Some stories we learned as kids can have a profound influence on our adult behavior. Take the Aesop fable of the sun and the wind.
“The wind and the sun argued one day over which one was the stronger. Spotting a man traveling on the road, they sported a challenge to see which one could remove the coat from the man’s back the quickest.
“The wind began. He blew strong gusts of air, so strong that the man could barely walk against them. But the man clutched his coat tightly against him. The wind blew harder and longer, and the harder the wind blew, the tighter the man held his coat against him. The wind blew until he was exhausted, but could not remove the coat from the man’s back.
“It was now the sun’s turn. He gently sent his beams upon the traveler. The sun did very little, but quietly shone upon his head and back until the man became so warm that he took off his coat and headed for the nearest shade tree.”
The moral of the story is that we can win over more people with the warmth of love than with force or violence.
Indian activist Mahatma Gandhi once said, “Love is the strongest force the world possesses and yet it is the humblest imaginable.”
Jesus urged us to make love the center of our lives because God is of love. Fr. Richard Rohr tells us that the root of violence is the illusion of separation – from God, from being one with everyone and everything.
Notice the one common factor that perpetrators of mass shootings have in common. They were all loners. They had little or no social contact with others. That is why having a relationship with God and other individuals is so important. We all need love in our lives.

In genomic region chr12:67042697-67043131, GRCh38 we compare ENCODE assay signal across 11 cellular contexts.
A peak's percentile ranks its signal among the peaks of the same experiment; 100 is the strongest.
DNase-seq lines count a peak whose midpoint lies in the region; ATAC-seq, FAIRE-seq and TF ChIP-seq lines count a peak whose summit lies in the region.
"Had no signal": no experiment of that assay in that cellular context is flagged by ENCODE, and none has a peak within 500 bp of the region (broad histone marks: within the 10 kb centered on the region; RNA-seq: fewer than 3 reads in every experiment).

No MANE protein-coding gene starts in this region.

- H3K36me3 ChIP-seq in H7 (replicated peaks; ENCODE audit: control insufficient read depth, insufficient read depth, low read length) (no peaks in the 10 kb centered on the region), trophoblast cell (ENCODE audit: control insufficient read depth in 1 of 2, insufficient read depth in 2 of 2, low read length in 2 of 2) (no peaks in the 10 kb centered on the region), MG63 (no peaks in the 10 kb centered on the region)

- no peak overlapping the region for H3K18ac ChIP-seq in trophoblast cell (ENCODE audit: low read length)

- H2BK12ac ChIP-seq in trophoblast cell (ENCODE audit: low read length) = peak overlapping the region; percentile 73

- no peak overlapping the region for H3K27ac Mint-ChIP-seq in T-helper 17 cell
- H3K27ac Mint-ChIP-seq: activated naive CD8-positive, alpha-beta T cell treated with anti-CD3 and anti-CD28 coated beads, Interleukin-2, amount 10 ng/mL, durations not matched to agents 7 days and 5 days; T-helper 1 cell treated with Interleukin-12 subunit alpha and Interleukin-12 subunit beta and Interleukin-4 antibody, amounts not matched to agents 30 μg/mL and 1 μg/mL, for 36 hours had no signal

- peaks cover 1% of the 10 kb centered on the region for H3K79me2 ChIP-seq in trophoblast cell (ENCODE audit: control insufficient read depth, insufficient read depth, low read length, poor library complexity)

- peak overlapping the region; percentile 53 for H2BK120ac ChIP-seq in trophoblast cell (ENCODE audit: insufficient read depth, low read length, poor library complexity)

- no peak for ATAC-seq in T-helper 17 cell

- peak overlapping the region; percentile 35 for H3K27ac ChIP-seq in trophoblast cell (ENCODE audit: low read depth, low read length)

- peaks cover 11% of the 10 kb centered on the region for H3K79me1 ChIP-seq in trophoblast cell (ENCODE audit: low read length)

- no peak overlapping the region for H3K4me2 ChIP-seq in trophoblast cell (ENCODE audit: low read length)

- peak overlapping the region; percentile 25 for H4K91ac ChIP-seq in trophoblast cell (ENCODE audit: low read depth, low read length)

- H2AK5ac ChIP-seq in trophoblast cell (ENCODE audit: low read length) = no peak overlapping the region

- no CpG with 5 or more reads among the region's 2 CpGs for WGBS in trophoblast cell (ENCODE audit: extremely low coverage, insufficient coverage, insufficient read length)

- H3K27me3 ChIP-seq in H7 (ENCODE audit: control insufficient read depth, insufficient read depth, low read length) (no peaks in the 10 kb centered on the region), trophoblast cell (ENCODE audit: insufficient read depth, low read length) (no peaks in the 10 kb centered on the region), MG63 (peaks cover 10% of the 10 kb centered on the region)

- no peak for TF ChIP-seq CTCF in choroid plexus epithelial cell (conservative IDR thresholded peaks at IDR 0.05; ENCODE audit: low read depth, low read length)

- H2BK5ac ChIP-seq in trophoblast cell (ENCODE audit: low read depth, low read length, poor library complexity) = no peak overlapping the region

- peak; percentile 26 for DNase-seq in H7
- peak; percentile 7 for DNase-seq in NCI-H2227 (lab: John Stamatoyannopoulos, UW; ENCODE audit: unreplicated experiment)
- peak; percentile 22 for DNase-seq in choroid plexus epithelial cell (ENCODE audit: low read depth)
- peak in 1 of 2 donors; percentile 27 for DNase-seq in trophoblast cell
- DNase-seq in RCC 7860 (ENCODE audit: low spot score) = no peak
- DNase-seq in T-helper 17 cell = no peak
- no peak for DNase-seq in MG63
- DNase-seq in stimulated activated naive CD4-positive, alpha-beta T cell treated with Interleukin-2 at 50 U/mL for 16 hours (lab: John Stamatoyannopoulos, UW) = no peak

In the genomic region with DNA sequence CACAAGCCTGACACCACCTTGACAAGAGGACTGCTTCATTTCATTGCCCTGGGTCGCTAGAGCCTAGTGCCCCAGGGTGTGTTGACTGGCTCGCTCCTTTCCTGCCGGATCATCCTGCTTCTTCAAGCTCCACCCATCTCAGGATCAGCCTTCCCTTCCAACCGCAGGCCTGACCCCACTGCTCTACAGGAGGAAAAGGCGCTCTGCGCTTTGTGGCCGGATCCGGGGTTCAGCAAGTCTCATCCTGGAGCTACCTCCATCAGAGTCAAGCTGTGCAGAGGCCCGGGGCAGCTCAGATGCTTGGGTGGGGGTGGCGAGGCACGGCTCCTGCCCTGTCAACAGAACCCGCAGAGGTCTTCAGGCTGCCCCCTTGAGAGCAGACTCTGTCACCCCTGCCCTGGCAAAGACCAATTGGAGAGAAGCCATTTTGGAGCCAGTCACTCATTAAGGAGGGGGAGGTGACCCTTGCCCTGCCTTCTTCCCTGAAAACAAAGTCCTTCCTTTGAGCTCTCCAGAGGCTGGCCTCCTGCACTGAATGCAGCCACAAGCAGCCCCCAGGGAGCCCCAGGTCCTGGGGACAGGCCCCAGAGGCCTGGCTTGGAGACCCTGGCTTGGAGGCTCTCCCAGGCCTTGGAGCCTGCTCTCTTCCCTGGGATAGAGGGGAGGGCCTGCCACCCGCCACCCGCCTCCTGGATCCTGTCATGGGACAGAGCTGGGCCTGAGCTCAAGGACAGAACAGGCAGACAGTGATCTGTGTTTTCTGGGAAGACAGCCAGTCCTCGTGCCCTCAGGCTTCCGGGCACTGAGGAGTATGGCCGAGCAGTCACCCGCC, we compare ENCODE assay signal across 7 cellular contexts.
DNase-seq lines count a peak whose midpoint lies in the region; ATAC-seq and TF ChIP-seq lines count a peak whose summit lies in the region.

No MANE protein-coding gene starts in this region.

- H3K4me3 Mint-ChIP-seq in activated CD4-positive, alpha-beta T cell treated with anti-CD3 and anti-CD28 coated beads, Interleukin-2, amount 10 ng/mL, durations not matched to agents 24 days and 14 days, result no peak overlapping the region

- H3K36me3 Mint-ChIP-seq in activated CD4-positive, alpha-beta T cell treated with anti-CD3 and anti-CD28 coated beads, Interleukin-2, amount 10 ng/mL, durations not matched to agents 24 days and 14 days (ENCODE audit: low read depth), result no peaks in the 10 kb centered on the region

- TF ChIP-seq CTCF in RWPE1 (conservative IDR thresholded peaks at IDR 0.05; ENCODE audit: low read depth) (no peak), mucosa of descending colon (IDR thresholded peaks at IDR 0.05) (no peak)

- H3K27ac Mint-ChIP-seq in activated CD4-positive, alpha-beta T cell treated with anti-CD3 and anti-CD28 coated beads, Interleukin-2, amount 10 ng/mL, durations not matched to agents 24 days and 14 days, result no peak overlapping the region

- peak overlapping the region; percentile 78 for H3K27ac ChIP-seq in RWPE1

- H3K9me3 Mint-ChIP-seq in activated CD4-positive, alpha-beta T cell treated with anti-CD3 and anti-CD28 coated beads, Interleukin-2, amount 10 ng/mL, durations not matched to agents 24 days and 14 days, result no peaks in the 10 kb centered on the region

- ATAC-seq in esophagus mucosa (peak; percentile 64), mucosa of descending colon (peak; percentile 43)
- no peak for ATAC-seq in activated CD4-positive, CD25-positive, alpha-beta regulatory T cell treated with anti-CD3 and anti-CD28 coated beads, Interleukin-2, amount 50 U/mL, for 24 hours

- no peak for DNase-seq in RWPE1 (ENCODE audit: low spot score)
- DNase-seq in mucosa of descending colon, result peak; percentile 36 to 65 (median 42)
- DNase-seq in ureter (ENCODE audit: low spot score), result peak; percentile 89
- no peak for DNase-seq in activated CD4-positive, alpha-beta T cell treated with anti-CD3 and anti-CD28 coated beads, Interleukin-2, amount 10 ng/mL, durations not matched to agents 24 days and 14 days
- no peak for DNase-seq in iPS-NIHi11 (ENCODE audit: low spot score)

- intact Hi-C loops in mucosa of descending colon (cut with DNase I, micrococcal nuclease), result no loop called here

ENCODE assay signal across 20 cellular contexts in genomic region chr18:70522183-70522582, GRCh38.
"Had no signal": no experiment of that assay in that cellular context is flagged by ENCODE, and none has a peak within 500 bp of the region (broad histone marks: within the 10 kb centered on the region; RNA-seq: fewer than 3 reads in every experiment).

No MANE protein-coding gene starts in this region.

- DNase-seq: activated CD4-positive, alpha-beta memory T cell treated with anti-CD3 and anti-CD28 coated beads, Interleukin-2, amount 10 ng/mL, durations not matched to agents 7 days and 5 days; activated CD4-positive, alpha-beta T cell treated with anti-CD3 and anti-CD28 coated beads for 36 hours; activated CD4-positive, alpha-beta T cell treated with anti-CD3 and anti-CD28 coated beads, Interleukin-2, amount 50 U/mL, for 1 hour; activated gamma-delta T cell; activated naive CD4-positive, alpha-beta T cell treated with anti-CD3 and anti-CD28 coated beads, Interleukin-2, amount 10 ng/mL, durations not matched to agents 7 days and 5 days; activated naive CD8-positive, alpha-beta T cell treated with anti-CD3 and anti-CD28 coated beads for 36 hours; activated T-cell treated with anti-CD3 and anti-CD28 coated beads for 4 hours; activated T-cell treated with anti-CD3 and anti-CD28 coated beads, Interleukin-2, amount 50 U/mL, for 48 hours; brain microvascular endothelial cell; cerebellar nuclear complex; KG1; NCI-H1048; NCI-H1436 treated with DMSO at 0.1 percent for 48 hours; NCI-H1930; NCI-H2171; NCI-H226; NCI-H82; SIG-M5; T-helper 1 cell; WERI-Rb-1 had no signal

Another Aesop’s fable is the story of the lion and the mouse. “Once when a Lion was asleep, a little Mouse began running up and down upon him. This soon wakened the Lion, who placed his huge paw upon the Mouse and opened his big jaws to swallow him.
“‘Pardon, O King!’ cried the little Mouse, “Forgive me this time. I will never repeat it and I will never forget your kindness. Who knows, but I can probably do you a good turn one of these days?”
The Lion was so tickled at the idea of the Mouse being able to help him that he lifted up his paw and let him go.
“Sometime later a few hunters captured the King and tied him to a tree while they went to get a wagon to carry him. Just then the little Mouse happened to pass by, and seeing the sad plight of the Lion, ran up to him and soon gnawed away the ropes that bound the King of Beasts. ‘Was I not right?’ said the little Mouse, very happy to help the Lion.”
The moral of the story is: little friends may prove to be great friends.
We all have something to give in life. If we only compare ourselves with others, we may be overwhelmed by their perceived intelligence or talents. We have to look at our own giftedness and not compare ourselves with others. God has given each of us unique gifts and talents. They might be difference from what we see in others.
We have to use our gifts whatever they may be for the good of others.
St. Paul in his letter to the Corinthians says, “What do you have that you did not receive? And if you received it, why do you boast as if it were not a gift?” (1 Cor. 4:7)
We are all meant to share even our smallest gifts with others.
Posted on Fri, November 13, 2015
by The Lafourche Gazette